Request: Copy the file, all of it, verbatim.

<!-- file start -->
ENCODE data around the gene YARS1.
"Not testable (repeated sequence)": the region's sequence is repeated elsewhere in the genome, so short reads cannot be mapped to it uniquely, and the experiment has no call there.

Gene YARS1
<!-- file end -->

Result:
ENCODE data around the gene YARS1.
"Not testable (repeated sequence)": the region's sequence is repeated elsewhere in the genome, so short reads cannot be mapped to it uniquely, and the experiment has no call there.

Gene YARS1